Moore, perhaps best known for Mighty Joe Young and Peyton Place, has worked in every decade since 1940 giving her a startlingly lengthy span on film from 1940 to 2016! She's currently eighty-eight years of age.
One of Italy's most notable cinematic exports, Miss Lollobrigida was a sought-after sexpot in quite a few films from the '40s on. Now eighty-nine and off-screen for about two decades, she has been generous with her time and money towards a number of causes.
Garner was freshly embarking on a big screen career having won the lead in Darby's Rangers when Charlton Heston departed and then proceeded to Up Periscope and Cash McCall. Even greater fame was to come when he teamed up with ladies like Audrey Hepburn, Julie Andrews, Doris Day and others, with a solid return to TV in The Rockford Files.
We love our Tab, though we prefer a little more meat on his bones than at this stage. Having costarred with Natalie Wood a couple of times, headlined Damn Yankees and even become a top-selling vocalist with "Young Love," he was just about to see his fame decline as the late-'60s and 1970s came about. Now eighty-five, he's been back in the limelight thanks to a successful auto-bio and accompanying documentary with details about being gay in old Hollywood.
Mr. Greene had been a busy movie actor prior to WWII and picked up again reasonably afterwards, but his biggest claim to fame was starring in The Adventures of Robin Hood during the mid-to-late '50s on British television. he was also wed to Patricia Medina for ten years long before she was Mrs. Joseph Cotten.
Lord, yes, we're all familiar with Miss Marilyn. Having just taken part in the staggering success Some Like It Hot, she was to see a decline in the importance (not to mention number!) of her movies. Completing only Let's Make Love and The Misfits before her death at only age thirty-six, she remains a worldwide icon, one whose demise is still shrouded in mystery and speculation.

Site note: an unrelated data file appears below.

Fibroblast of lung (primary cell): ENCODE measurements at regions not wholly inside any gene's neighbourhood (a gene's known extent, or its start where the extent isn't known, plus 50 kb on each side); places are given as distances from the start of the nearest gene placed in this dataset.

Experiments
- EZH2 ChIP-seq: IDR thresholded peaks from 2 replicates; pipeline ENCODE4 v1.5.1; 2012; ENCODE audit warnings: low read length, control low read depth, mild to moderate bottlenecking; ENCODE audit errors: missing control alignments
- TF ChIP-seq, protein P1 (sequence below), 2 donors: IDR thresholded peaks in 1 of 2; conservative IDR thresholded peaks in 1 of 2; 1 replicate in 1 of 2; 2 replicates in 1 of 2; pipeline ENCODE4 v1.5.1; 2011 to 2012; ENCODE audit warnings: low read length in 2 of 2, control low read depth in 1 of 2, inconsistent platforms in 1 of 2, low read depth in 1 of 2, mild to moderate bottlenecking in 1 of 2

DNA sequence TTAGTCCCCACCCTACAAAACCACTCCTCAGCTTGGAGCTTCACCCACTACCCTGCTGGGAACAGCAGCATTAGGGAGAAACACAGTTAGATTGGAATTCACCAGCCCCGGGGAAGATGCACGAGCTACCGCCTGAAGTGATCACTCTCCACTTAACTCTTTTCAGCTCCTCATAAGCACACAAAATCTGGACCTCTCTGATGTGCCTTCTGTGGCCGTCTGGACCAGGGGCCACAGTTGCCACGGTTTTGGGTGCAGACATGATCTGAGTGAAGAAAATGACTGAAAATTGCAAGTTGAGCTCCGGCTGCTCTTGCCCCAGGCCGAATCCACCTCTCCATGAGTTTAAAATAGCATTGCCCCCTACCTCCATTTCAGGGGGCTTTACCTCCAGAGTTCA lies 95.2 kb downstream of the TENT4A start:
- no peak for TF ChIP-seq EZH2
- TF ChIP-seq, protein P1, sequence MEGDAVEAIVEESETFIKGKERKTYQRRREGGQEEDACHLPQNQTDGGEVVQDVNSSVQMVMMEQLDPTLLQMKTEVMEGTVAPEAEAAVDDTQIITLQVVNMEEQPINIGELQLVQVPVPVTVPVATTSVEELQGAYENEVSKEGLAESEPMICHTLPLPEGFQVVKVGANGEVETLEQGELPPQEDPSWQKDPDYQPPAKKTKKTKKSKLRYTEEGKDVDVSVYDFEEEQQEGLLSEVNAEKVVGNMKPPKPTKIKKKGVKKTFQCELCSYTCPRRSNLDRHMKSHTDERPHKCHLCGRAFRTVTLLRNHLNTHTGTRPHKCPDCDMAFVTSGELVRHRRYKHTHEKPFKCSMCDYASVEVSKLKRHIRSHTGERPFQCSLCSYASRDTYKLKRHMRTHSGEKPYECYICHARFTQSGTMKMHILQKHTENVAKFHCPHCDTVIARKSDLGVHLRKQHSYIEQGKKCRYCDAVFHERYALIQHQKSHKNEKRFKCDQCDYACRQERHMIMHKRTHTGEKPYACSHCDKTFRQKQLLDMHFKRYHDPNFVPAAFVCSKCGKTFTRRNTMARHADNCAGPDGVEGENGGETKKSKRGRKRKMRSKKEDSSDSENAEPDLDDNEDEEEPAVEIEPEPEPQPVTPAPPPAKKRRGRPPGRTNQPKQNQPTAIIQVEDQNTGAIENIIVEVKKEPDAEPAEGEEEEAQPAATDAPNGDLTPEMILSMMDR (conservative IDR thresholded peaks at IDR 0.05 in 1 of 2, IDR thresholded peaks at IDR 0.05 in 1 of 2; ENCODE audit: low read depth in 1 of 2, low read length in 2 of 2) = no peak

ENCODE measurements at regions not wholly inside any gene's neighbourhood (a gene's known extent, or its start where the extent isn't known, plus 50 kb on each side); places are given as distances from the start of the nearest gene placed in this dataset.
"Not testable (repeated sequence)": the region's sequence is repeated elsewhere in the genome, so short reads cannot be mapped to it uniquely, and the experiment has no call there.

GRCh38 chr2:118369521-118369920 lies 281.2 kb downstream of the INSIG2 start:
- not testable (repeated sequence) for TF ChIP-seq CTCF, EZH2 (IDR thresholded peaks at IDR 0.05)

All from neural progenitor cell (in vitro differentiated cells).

Animal-loving Elizabeth was said never to be without a pet in tow during her years as a child star. She then, of course, went on to a wildly successful adult career and a wild succession of husbands. Having receded from movies by the late-1990s, she was a tireless advocate for those affected by AIDS as well as other charitable endeavors.
Our last star is a chiseled and handsome Dale Robertson. This is quite a change from the burly, boisterous and big-bellied brawler who costarred on the first season of Dynasty as Walter Lankershim, which is how I first ever saw him. Robertson was the star of many a big-screen western and also of the TV series Tales of Wells Fargo, of which he made more than 200 episodes!


petercox97 said...

victor mature can do no wrong by me. i'll take his man breastuses any day without reservation just so long as the hefty kielbasa featured in that candid black and white photo of mature relaxing on a top bunk is included. seriously though, mature possesses irresistible charisma and presence which i think was most effectively displayed in samson and delilah. hedy lamarr is a dazzling feast for the eyes the likes of which will not be presented again until joan collins debuts on dynasty, but even lamarr's treacherous beauty was not enough to keep me from endlessly gazing at mature.

Scooter said...

Funny, I've never warmed to Gregory Peck either. Though, I do enjoy his performance in To Kill a Mockingbird but that is about it.

Poseidon3 said...

petercox97, I don't believe I've ever seen "Samson and Delilah!" Maybe on TNT a hundred years ago, cropped and grainy. If it's run on TCM or a high-def movie channel I will definitely watch. Love the term "breastuses" (and, yes, I've seen that intriguing photo. Interesting way to read a paperback book...! Ha!)

Scooter, this is confession day, obviously. I've never seen TKAM either! I just read the book for the first time last summer. I make it a point to pick at least one "literary" type of novel to read by the pool every summer and that was last year's. I'm not saying Peck isn't solid and effective at times, but there's such a staid, stiff, reserved quality to him that I cannot get into and even when he tried to break it I mostly felt embarrassed for him. I think I liked him best when he played very hard, driven, determined men (such as in "The Bravados") and I did like "The Omen," but so many of his other pictures either leave me wanting or I like them more due to his costars (as in the case of "Arabesque.")